Veterinarian Technician Bachelors Degree Program Information
Get information on bachelor's programs in veterinary technology. See detailed prerequisites and course requirements, and find out about mandatory licensure, employment prospects and salary potential in the field.
A Bachelor of Science in Veterinary Technology degree program provides the necessary training for a veterinary technologist career. Veterinary technology students gain considerable knowledge in many aspects of routine, critical and emergency veterinary care through didactic and hands-on coursework.
Students may complete externships at local animal care facilities or zoos, and they may gain clinical skills in specialized areas, such as equine medicine or exotic animal care. Earning a bachelor's degree in this field can prepare students for licensure as veterinary technologists, which is required in many states.
Applicants with associate's degrees in veterinary technology have an advantage. Students without an associate's degree are sometimes required to complete pre-veterinary technology courses and prerequisites prior to applying for admission to the veterinary technology program. Some programs require applicants to have some veterinary office experience. Evaluations from veterinarians or licensed technicians may be required, in addition to a personal essay and references.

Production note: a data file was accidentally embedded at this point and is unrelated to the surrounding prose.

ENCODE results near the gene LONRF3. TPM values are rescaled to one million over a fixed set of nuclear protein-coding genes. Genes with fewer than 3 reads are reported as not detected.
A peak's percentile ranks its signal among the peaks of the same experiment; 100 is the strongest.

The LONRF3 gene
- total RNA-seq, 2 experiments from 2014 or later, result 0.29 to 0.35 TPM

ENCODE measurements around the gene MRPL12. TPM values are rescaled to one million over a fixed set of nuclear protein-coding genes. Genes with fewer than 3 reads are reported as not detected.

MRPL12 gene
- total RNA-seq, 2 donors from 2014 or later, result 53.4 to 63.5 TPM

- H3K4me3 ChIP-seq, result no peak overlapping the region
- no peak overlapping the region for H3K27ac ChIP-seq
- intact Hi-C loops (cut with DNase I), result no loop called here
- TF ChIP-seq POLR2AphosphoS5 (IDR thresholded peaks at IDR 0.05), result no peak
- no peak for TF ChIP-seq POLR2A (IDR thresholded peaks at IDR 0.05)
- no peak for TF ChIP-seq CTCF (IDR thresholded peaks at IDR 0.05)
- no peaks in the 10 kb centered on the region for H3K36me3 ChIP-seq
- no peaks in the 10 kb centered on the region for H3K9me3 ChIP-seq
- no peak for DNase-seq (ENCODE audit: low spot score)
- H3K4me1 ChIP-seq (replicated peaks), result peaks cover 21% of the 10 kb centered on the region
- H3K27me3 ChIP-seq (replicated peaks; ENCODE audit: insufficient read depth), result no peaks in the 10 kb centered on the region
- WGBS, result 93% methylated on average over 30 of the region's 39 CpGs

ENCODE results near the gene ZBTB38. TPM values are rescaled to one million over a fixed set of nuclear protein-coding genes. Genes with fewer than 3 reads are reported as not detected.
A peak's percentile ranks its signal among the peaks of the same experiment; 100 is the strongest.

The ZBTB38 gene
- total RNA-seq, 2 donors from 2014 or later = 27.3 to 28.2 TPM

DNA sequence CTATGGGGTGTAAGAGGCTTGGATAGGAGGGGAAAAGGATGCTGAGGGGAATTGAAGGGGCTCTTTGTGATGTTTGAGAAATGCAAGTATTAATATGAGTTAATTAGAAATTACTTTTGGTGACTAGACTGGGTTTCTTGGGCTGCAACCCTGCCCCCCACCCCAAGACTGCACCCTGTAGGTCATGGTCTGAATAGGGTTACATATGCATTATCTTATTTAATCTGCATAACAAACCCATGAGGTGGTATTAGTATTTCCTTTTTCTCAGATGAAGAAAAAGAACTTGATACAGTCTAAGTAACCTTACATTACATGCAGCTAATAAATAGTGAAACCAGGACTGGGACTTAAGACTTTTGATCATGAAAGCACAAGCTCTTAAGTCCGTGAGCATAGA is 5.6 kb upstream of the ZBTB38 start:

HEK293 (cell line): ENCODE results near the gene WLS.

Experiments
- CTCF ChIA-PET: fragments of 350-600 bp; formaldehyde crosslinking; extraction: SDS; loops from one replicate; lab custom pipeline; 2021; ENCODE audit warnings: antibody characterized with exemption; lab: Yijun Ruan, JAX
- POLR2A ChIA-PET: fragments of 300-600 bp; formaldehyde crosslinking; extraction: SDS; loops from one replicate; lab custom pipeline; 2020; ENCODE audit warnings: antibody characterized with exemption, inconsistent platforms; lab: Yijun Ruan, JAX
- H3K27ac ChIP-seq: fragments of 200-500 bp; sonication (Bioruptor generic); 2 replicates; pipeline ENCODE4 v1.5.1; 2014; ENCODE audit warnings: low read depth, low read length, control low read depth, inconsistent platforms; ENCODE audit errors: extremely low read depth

Veterinary technology coursework consists of basic, professional and clinical animal science and veterinary subjects. Typical classes include:
- Veterinary biochemistry
- Veterinary clinical pathology
- Veterinary radiology
- Animal nursing
- Veterinary dentistry
- Veterinary pharmacology
- Animal anatomy and physiology
Career Outlook and Salary Info
The U.S. Bureau of Labor Statistics, www.bls.gov, predicts job growth of 52% for veterinary technicians and technologists from 2010 to 2020. These workers earned an annual median wage of $30,290 in May 2012. Graduates of veterinary technology programs have the knowledge to work in a variety of environments, such as veterinary hospitals, laboratories, wildlife centers, zoos and pharmaceutical companies. Many veterinary technicians decide to go on to veterinary school.
Most graduates of veterinary technology bachelor's degree programs are eligible to sit for the Veterinary Technician National Examination (VTNE), which is administered by the American Association of Veterinary State Boards (www.aavsb.org). This credentialing exam demonstrates entry-level knowledge and skills in veterinary technology. Successful completion of the VTNE is required by some states for licensure.
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